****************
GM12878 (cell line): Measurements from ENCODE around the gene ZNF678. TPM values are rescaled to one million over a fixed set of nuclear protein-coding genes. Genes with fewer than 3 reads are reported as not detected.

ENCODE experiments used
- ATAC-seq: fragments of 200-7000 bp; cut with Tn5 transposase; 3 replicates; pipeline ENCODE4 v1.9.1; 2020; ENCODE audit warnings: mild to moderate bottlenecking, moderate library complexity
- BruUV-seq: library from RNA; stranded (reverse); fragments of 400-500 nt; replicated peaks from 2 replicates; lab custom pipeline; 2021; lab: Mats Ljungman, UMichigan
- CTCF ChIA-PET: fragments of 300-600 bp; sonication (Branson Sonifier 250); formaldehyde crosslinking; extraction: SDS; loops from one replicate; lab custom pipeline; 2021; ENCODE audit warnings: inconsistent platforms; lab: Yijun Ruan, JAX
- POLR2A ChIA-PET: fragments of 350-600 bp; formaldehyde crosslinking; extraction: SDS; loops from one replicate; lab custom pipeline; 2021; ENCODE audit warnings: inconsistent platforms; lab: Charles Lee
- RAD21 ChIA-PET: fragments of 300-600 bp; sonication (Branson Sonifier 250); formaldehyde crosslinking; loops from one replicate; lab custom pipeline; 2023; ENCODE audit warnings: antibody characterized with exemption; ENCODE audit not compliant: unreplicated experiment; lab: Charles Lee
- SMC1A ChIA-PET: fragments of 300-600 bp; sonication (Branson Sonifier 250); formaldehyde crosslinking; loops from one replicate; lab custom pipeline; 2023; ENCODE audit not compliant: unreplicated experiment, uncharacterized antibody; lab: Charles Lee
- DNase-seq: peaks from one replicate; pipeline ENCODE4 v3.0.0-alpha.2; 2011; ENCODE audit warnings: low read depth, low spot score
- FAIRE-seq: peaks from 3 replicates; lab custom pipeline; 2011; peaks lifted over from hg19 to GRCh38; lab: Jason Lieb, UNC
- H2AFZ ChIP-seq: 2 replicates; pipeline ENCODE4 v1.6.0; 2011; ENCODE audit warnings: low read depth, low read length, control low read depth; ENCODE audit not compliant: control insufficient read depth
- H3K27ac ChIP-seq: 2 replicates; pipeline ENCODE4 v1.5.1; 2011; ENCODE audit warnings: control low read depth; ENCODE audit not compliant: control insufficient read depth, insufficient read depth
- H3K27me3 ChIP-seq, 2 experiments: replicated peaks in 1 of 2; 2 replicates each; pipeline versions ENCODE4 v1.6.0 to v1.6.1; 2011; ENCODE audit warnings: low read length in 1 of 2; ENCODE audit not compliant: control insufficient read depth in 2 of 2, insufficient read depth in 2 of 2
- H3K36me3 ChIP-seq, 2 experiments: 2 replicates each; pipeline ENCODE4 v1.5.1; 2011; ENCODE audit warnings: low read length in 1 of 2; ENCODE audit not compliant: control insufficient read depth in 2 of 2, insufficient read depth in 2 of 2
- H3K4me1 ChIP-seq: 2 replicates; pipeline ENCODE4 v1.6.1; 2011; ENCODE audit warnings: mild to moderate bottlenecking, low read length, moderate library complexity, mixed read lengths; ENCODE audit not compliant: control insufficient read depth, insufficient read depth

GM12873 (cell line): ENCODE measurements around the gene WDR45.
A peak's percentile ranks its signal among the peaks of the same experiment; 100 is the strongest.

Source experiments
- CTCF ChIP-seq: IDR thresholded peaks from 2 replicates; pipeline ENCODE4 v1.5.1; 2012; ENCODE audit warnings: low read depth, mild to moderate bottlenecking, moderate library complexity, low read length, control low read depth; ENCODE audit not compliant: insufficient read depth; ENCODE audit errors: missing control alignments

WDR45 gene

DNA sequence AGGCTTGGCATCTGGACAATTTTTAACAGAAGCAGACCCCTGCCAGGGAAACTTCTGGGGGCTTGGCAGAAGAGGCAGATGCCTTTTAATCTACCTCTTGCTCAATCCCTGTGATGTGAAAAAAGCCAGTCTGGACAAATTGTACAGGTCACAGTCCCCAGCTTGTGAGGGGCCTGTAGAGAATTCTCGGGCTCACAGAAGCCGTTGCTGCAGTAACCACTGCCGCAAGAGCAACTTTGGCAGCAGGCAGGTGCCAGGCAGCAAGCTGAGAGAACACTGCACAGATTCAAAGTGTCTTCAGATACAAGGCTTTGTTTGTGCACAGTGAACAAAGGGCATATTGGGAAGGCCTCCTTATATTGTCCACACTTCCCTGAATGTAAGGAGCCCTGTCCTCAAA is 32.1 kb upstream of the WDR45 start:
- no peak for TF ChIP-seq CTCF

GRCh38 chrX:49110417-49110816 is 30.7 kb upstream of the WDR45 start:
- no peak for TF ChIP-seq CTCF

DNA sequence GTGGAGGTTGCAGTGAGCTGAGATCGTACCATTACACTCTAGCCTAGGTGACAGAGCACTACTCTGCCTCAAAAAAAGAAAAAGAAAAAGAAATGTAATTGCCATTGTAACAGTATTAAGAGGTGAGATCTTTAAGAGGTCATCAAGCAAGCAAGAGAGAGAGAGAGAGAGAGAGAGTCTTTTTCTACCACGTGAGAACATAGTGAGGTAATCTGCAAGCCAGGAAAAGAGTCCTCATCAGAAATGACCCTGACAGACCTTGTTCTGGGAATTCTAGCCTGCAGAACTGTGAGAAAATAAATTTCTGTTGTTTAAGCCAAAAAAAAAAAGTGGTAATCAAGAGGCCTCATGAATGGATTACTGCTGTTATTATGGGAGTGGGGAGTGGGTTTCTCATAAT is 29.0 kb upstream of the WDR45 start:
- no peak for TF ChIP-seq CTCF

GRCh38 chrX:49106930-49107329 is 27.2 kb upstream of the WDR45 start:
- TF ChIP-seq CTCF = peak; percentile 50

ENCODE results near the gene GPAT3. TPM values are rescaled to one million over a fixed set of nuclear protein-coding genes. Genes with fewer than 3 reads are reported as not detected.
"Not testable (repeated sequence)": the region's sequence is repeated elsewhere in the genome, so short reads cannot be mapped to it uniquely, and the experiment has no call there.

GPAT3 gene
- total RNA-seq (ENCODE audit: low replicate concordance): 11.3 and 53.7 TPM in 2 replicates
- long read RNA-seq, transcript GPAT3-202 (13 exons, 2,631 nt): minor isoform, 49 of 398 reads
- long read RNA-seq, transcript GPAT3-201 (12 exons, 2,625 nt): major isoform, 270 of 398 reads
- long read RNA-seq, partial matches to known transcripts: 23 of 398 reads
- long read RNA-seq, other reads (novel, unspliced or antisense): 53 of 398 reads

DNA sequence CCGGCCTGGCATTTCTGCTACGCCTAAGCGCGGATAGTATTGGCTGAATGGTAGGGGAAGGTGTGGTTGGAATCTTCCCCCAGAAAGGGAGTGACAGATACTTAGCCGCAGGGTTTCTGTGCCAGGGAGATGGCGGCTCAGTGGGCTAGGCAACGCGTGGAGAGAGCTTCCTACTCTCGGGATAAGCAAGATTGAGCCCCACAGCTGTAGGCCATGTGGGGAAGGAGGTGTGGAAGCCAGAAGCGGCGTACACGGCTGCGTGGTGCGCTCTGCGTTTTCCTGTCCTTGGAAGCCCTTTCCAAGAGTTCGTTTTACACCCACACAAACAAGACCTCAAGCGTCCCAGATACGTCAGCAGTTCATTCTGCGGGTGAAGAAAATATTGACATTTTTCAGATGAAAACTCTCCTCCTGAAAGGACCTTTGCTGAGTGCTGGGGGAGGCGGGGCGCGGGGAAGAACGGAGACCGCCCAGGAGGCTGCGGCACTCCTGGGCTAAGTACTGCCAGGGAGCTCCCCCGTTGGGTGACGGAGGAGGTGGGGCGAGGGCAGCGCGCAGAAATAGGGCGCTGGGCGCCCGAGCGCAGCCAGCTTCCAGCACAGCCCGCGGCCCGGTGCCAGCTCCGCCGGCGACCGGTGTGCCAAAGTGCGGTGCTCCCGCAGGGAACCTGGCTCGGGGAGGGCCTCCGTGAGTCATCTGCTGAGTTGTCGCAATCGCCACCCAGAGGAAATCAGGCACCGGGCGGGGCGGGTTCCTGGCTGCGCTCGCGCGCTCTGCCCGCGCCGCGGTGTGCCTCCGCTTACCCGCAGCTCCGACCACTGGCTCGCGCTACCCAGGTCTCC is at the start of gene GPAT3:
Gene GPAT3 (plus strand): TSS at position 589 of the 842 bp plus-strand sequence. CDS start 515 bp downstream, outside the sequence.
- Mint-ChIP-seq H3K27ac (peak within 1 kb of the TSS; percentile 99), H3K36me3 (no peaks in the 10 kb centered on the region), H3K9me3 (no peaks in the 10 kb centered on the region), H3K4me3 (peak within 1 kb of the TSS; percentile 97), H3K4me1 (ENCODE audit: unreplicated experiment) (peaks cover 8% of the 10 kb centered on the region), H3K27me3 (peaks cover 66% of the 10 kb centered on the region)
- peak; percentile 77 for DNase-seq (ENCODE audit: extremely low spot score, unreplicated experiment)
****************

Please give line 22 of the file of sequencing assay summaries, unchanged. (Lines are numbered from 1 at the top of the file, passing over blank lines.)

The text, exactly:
- no peak for TF ChIP-seq CTCF